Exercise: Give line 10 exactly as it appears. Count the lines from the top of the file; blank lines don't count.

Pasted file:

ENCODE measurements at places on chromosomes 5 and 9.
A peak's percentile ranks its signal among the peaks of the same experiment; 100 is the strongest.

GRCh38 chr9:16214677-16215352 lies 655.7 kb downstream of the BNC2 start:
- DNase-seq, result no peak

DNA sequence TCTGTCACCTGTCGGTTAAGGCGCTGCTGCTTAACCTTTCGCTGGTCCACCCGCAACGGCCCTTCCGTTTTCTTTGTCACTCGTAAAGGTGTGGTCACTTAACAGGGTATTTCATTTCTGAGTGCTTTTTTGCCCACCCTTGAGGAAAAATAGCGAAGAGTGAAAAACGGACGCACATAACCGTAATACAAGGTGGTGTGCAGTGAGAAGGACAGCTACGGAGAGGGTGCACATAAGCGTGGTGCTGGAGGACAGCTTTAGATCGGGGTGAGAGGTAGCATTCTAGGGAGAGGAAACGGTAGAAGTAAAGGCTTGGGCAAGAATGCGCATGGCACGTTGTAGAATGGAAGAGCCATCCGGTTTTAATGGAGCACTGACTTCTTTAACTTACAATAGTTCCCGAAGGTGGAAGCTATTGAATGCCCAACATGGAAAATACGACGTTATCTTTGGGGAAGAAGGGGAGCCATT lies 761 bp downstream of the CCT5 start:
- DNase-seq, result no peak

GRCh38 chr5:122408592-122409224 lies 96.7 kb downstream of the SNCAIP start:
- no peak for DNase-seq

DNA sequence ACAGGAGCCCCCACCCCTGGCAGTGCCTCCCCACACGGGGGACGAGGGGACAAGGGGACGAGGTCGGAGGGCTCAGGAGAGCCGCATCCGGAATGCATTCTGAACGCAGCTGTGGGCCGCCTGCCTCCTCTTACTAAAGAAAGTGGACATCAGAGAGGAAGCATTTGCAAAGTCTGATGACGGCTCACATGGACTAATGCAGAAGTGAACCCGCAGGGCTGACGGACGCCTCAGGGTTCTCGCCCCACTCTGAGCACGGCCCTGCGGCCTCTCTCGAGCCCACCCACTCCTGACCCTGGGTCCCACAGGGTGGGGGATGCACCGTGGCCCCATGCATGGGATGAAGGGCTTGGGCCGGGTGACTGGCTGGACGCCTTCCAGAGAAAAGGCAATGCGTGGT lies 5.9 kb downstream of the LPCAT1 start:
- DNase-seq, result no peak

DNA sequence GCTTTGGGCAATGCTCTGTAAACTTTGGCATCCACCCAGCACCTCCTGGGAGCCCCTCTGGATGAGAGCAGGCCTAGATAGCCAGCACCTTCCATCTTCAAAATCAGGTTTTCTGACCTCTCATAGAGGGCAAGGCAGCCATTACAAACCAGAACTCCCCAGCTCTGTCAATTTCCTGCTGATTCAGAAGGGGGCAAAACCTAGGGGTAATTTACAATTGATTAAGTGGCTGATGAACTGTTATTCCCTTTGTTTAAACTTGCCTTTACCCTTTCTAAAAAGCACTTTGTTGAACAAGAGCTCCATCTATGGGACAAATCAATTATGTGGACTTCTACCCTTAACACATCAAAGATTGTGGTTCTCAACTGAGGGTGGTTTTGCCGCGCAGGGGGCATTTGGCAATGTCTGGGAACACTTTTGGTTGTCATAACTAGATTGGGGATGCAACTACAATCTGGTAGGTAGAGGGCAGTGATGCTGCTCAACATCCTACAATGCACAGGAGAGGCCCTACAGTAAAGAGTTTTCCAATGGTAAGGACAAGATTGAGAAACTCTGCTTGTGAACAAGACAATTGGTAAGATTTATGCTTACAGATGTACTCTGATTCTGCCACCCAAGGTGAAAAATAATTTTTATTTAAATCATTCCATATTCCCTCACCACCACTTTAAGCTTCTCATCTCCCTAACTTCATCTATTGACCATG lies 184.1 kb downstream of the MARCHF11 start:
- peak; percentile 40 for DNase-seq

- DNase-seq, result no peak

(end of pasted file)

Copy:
- DNase-seq, result no peak